Westdale’s sister, however, was distraught over the end of her brother’s flying career. She wrote to Mrs. Eleanor Roosevelt, appealing, “isn’t it a shame all this money was spent to train him and now he’s an Army private?” A few weeks later, Westdale received a letter from the War Department transferring him from the infantry to the 522nd Field Artillery Battalion, a significant entity of the 442nd Regimental Combat Team. That duty offered a chance to fly observation planes. It turned out, however, that the Army never did let him fly. “I could have taught those pilots many things about flying,” said Westdale. Instead, he was selected to be in the fire direction center and trained in technical aspects of targeting the enemy as they were spotted.
Westdale never told anyone in his unit that he was a pilot. He guessed that some knew but he wasn’t the only one with high level yet under utilized skills. Others were mechanical engineers, chemical engineers and a wide variety of professional occupations. The 442nd Regimental Combat Team, composed of these exceptional individuals as we went on to become the most highly decorated regiment in military Armed Forces history.
Army commanders, at first, were skeptical about the fighting prowess of the Japanese American soldiers. Westdale recalled, “General Eisenhower didn’t want Japanese fighters. General Mark Clark said, ‘I’ll take ‘em. General Marshall said let me know how they do.” After the 100th Infantry Unit composed of Japanese Americans from Hawaii fought so valiantly at Salerno, Italy, driving the enemy back despite heavy casualties, they became known by other army units as the Purple Heart Battalion. “From then on,” said Westdale, “they gained a tremendous reputation.” Soon, the 100th joined the 442nd Regimental Team’s three infantry battalions. Westdale’s 522nd Field Artillery Battalion provided support to the infantry, establishing a reputation for expertise in the time firing and accuracy of 105 (105mm Howitzer) artillery weapons.
Westdale believes that the 522nd never received the recognition it deserved citing a battle in Italy as an example. “We were called because the infantry was pinned down at Hill 140,” said Westdale. “We moved quickly, the first time in European history using a proximity fuse 105 shell, and destroyed the hill. One hundred and twenty Germans were killed. It was so bad, the High Command didn’t want the 522nd artillery battalion to roll by that hill. They didn’t want them to see the slaughter.” He continued, “We’re the ones that took care of the hill. The 442nd infantry took the hill but the 522nd didn’t get any credit. We were forgotten.”
Certainly not forgotten, however, was Westdale’s role in the liberation of Jewish prisoners at Dachau. On April 14, he was one of 120 honored as a camp liberator at the 2010 National Tribute Dinner held at the Holocaust Memorial Museum. Two soldiers from Westdale’s unit shot the locks off the compound gates at Dachau in order to release the prisoners. He remembered that the prisoners were afraid because they thought the soldiers were from Japan, working with the feared SS (the Schutzstaffel, identified by an insignia under their forearm of two parallel lightning streaks.) “They didn’t want to come out,” recalled Westdale. “We said ‘we’re American, we’re American, you’re free!’ That day, I went around knocking on doors, looking for food and clothing to give them. I spoke a bit of German. The SS could have been in those houses. They were mean, vicious Hitler elites.”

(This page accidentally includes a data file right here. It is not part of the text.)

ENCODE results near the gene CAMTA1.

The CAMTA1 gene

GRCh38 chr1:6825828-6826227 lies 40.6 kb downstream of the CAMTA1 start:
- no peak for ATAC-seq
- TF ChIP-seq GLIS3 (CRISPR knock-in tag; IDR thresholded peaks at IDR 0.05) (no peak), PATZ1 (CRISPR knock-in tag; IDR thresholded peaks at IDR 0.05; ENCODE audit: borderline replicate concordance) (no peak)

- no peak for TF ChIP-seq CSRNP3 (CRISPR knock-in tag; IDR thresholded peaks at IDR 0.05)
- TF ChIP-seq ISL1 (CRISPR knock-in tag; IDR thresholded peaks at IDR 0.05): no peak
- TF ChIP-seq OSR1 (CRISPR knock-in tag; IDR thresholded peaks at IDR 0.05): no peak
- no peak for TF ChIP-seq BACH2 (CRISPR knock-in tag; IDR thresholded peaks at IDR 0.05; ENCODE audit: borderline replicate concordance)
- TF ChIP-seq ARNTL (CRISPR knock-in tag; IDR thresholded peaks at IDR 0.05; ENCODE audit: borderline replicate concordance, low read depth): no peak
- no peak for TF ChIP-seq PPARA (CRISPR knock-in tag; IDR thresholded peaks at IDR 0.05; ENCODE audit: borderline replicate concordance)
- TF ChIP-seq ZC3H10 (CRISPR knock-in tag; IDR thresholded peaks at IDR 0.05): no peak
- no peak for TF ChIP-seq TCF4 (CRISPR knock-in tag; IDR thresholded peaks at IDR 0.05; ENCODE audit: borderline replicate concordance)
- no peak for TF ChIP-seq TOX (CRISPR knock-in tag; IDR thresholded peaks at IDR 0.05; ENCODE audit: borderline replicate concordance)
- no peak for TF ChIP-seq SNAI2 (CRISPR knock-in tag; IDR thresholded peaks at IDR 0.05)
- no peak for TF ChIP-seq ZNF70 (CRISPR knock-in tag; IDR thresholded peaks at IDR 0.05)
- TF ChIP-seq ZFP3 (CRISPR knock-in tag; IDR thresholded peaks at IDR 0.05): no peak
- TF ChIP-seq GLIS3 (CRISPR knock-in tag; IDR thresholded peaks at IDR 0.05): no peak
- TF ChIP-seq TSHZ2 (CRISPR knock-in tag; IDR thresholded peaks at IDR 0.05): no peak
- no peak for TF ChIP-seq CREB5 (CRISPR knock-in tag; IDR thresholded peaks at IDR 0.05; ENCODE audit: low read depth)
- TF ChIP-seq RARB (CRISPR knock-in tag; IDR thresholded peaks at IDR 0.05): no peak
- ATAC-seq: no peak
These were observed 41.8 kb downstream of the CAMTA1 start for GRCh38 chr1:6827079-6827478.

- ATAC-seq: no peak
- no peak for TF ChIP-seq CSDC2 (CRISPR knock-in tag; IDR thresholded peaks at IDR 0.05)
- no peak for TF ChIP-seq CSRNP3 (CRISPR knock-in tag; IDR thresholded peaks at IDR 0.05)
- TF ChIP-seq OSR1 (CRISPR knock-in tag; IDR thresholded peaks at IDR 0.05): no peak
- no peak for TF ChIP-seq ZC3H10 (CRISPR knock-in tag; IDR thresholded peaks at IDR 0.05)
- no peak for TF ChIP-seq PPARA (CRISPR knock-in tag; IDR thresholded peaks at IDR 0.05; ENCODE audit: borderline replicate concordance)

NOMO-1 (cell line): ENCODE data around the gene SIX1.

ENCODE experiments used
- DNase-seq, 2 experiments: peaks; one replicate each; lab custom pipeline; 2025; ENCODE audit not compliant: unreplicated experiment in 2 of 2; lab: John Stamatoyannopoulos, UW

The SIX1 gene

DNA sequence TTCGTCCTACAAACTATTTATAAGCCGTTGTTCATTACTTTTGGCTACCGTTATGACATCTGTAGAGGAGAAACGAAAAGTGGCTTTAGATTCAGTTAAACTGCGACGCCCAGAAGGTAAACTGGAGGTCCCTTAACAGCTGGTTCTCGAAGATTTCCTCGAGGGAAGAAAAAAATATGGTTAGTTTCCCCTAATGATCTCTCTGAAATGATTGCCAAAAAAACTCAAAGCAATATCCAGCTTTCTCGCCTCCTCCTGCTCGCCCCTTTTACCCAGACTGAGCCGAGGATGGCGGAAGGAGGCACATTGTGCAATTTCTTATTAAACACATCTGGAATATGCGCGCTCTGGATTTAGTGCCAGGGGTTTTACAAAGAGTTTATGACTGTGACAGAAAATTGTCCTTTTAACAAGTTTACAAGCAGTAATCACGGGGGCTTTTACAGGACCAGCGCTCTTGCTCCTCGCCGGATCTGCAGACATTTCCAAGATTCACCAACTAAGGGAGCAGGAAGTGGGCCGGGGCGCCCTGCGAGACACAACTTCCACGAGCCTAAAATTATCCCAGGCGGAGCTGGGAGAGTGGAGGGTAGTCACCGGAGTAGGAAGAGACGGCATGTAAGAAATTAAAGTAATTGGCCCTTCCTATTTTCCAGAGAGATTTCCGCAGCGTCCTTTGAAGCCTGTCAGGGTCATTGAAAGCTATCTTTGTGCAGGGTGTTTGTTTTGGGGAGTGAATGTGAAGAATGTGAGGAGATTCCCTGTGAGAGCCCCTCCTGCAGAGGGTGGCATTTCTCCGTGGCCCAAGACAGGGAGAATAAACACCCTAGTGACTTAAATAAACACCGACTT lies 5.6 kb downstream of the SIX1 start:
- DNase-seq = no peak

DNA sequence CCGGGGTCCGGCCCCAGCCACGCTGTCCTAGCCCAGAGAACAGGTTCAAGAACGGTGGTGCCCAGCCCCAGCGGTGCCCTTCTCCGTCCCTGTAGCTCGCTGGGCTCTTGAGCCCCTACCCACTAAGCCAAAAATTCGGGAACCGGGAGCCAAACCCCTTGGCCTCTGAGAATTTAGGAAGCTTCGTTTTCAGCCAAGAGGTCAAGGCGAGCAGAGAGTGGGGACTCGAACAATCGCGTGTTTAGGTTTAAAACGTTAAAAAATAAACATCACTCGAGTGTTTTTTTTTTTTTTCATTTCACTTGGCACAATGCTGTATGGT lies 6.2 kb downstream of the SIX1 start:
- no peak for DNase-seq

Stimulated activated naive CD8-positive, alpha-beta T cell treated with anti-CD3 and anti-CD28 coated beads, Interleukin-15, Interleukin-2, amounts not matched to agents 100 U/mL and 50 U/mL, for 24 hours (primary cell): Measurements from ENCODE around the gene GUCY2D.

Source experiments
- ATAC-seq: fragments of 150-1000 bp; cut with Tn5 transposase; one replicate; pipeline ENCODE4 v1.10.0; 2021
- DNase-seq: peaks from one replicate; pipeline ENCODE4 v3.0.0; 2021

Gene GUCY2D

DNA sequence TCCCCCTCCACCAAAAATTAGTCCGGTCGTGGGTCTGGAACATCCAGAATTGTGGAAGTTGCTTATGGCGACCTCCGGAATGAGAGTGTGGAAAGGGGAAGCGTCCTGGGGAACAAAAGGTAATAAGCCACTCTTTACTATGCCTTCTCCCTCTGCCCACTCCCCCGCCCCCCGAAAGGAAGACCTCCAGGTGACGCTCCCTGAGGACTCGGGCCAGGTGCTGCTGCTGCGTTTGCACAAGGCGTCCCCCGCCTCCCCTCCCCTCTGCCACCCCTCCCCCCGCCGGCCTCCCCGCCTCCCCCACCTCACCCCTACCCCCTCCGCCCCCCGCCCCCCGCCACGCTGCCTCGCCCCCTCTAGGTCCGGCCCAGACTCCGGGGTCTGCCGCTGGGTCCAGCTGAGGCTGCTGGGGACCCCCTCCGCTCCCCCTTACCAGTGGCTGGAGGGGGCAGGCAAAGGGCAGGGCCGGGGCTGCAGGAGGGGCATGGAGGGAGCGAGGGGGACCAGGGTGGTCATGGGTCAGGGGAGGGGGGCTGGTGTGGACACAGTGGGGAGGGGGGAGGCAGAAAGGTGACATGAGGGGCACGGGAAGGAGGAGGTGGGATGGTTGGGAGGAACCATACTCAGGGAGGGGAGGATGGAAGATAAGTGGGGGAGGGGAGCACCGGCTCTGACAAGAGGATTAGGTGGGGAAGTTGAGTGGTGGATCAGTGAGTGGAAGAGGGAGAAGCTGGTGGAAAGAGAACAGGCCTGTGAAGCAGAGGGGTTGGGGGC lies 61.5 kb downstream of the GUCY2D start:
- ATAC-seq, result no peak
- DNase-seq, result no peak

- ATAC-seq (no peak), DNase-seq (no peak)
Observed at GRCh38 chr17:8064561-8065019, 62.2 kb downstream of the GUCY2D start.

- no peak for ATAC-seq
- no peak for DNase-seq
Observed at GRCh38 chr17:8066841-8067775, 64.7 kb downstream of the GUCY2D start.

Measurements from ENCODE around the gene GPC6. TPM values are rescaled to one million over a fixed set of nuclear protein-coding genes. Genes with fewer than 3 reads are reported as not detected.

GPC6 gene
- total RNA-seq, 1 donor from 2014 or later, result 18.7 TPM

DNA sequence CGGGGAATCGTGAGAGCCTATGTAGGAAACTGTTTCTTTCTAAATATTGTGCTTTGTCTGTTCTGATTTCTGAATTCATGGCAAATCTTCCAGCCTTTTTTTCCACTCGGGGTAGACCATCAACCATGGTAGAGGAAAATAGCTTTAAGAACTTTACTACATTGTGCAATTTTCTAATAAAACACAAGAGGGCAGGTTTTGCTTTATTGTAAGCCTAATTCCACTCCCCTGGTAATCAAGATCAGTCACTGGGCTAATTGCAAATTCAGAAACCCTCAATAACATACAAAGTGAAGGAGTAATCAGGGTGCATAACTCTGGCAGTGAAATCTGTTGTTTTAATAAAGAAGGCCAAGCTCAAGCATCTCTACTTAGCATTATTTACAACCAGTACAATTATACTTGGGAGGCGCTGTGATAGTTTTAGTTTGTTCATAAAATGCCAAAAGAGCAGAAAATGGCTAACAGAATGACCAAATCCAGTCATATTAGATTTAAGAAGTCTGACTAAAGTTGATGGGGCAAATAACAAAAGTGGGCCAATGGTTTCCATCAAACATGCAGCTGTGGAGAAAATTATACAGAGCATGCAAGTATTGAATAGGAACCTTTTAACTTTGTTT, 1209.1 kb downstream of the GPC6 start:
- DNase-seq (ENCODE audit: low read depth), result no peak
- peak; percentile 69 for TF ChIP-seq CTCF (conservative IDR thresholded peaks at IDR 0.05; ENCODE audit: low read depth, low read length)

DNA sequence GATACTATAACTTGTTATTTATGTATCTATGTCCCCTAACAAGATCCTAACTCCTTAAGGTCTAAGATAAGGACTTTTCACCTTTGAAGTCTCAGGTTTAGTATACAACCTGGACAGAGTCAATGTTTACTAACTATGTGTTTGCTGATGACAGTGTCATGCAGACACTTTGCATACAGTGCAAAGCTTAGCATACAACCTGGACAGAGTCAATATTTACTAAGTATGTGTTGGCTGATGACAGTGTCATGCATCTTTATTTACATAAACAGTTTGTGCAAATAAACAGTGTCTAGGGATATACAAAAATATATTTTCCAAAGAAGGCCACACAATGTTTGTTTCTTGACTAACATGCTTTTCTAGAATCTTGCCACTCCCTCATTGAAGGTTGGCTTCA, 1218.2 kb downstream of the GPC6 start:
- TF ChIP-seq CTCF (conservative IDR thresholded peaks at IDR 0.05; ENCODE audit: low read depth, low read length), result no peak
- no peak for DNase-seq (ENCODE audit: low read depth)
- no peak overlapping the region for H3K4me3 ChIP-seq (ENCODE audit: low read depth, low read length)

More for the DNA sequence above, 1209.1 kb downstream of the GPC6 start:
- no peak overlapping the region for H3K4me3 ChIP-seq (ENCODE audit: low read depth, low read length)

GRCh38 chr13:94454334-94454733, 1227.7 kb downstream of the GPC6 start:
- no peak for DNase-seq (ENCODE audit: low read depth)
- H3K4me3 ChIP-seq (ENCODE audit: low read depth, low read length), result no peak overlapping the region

This was just one dramatic episode detailed in Westdale’s memoir, Blue Skies and Thunder. After the war, Westdale married and had three children. He worked for sixteen years at Burroughs Corporation and twenty-two years for AM International, in the field of printing products and equipment where he developed and patented more than two dozen inventions. After the 2010 publication of Blue Skies and Thunder, two of Westdale’s co-workers contacted him after they each had bought and read the book. Westdale asked them, “Tell me, Jim or Art, did you know anything about me?” Even his own longtime employees never knew about his military service. “Nope, they didn’t even know I was part Japanese. That’s how quiet I became about who I was.”
Westdale, now divorced, retired in 1988 before starting a new career in 1995, at the age of 77, in airport security. For more than fourteen years, he worked at Globe Aviation Security and the Transportation Security Administration (TSA). In 2005, he received TSA’s Employees of the Year award on behalf of all the TSA employees, and in 2008, he received a U.S. Senate Certificate of Congressional Recognition. While at Globe, one of the airport’s police officers became curious about his background and in 1995 began to ask him questions about his life and military service. Reluctantly, Westdale revealed snippets of information over the course of seven years. Often, the memories were upsetting. “At the time, it’s kill or be killed,” said Westdale, “but it affects you later on in life. Sometimes, I’d have to step away to collect myself.” His TSA co-workers kept telling him that he had to write a book. It is because these events were so vividly etched in his mind and had evoked such interest that Westdale finally decided to write his memoir along with co-author Stephanie Gerdes. He had experienced so much that should never be forgotten. Several years ago, when TSA co-workers were discussing television news reports about the spread of rumors denying the Holocaust, Westdale had this to say. “If anyone tells you the Holocaust never happened, it did. I was there.”
The Japanese American Museum will host authors Virgil Westdale and Stephanie Gerdes for a program at 2:00 pm on Sunday, September 26, 2010. A book signing for Blue Skies and Thunder will follow the program.